Shoo, Vlad, shoo!

Lech Wałęsa gives his sage advice on how to scare off Putin, how to break Russia up to save it, and how Ukraine will feed Europe after giving up its industry. Warning: if this sounds and looks like just another attempt at voodoo politics and economics, you may be right. But it is a real interview for Ukraine’s Economic Pravda.

How much of what you dreamed about in the 1990s did Poland achieve?

If someone had told me then that I would live to see the time when I see Poland as reformed as it is, and talk with you about it, I would not have believed it. But I lived to see it. Looking back, I see that a lot of things we did wrong. We could do these differently.

What would you do differently?

It was necessary to build a presidential power model. In a democratic society, all changes happen very slowly. But we took a different decision then.

We needed to carry out privatization in a different manner. We could let the Poles borrow a certain sum for the purchase of state property, but then I had another plan.

It consisted in the concept that everyone has the right to buy. Today I see that foreigners bought national assets and property.

This Poland is slightly different from the one I wanted to build. However, I am very happy to have lived up to such Poland.

What for you today the Polish “Solidarity”?

– Same as it was then. The philosophy of its appearance is simple: if you cannot lift yourself some weight, ask for help to lift it up. At that time this weight was communism and the Soviet Union, and it was necessary to invite others to help dispose history of this model.

At that time, the communist system had lost a lot already. With each passing day it was less an less consistent with reality. Even the Communists did not defend it. In Poland, the majority of the Communists at that time already received Western education. They understood what the communist system looked like in comparison with the Western one.

The problem was how to move away from the system. The Communists wanted to stay in power.

Now every town needs a “Solidarity”, but a different onr – to lift other weights. Today, Europe needs a “Solidarity” in order to even out the differences in the development on its territory, so that those who are richer be more understanding of those who are poorer.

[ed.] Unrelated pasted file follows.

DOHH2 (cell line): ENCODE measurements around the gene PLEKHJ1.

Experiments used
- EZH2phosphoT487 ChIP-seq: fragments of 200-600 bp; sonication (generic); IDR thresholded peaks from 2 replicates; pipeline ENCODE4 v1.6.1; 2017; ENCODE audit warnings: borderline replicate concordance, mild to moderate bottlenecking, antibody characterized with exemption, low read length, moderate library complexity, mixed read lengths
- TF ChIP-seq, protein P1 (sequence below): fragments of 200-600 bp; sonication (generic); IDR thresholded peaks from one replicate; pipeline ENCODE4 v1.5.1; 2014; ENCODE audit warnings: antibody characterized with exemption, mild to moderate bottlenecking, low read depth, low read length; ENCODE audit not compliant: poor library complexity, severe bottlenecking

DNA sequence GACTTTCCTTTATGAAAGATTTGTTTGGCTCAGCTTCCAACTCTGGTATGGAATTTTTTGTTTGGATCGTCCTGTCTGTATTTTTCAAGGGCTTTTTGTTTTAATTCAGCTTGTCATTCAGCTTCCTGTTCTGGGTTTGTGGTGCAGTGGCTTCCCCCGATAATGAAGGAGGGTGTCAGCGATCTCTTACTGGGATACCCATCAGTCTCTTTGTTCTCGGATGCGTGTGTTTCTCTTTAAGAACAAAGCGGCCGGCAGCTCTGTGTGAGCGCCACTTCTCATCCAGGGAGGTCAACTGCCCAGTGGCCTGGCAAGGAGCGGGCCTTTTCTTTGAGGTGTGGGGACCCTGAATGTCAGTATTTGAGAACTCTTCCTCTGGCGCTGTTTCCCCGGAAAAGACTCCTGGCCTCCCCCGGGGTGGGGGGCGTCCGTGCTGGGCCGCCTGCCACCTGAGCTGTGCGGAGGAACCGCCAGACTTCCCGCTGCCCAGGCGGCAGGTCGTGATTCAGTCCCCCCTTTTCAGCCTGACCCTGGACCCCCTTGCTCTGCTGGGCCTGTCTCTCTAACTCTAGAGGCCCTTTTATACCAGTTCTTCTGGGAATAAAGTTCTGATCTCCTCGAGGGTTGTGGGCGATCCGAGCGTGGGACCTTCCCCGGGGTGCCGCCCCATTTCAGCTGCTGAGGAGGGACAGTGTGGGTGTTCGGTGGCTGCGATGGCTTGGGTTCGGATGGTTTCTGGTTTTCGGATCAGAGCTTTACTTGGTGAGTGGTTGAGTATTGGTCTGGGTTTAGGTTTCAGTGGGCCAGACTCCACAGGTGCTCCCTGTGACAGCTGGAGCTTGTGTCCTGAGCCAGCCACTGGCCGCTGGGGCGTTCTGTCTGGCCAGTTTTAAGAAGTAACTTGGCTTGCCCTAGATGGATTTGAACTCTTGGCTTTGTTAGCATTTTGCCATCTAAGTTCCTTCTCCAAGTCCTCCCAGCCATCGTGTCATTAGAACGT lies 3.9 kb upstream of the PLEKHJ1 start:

How does today’s team of “Solidarity” coping with “lifting the new weights” in Poland?

The problem is that the “Solidarity” I headed consisted of 10 million members, and at present there are only 500 thousand. When we realized that we had won, the next challenge after the fall of Communism was the construction of political pluralism and democracy.

“Solidarity’s” monopoly was not good. It was necessary to break up the system. Into capitalists, various parties, trade unions. After a period of great unity came a period of great division. The mistake was that we did not complete this step.

What do you mean?

It was necessary to dissolve that big “Solidarity” and create a new one, but in a different way. We did not. And now today’s half a million held onto the flags and winning history of those ten million. These people say they are “Solidarity”, not us.

At any point of history any new government needs a lot of new managers. How did you choose your associates?

Back in my days we could only select from the group that we had. In addition, the beast that we felled could raise its head again. We were unable to maximize pressure on our opponents. There was a risk that they would resist and start shooting.

How do you feel about the lustration (purging former Communist functionaries from government jobs)?

I am for lustration, but a wise lustration.

What is this like?

Active people in any country account for only five, a maximum of ten percent. It is them who are always the generators of ideas and change.

The question is how to carry out lustration: destroy a small fraction of these active people together with the chaff, or to separate the bad from the good, and direct the latter’s energy to a new, honest activity.

US in Iraq went down the first path. They disbanded the army and the police. Look at what is happening there. Nobody can handle it.

You cannot just dismiss all the generals. To grow a general out of a private takes years. And the generals are needed now. Someone has to lead. You cannot just purge everyone. It is necessary to select, choose the best cadres.